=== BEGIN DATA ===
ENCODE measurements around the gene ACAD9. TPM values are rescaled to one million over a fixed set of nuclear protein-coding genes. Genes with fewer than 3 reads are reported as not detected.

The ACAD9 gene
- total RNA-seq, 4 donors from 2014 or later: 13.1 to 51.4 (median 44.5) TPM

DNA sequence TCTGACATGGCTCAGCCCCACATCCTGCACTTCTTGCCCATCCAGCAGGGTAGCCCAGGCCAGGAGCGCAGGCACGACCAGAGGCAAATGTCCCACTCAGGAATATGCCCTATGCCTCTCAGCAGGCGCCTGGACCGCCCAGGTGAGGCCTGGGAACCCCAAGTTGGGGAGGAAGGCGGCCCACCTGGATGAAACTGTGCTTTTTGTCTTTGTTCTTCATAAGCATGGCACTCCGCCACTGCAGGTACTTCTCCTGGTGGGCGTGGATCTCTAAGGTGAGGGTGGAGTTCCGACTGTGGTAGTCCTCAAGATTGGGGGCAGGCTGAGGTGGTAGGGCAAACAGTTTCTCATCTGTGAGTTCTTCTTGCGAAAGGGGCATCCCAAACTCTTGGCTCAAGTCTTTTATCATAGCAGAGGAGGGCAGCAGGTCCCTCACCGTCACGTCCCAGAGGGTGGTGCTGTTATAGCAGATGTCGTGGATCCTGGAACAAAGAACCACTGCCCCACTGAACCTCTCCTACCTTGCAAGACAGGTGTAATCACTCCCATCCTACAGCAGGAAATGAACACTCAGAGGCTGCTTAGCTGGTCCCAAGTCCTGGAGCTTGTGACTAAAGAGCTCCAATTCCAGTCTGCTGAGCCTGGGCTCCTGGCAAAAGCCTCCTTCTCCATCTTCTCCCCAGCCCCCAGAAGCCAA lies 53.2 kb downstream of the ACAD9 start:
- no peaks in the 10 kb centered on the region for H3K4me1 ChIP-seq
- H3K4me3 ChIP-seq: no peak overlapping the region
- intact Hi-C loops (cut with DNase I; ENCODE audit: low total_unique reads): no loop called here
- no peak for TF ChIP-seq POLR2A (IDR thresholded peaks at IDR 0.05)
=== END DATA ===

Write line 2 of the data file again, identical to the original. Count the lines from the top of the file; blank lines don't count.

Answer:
The ACAD9 gene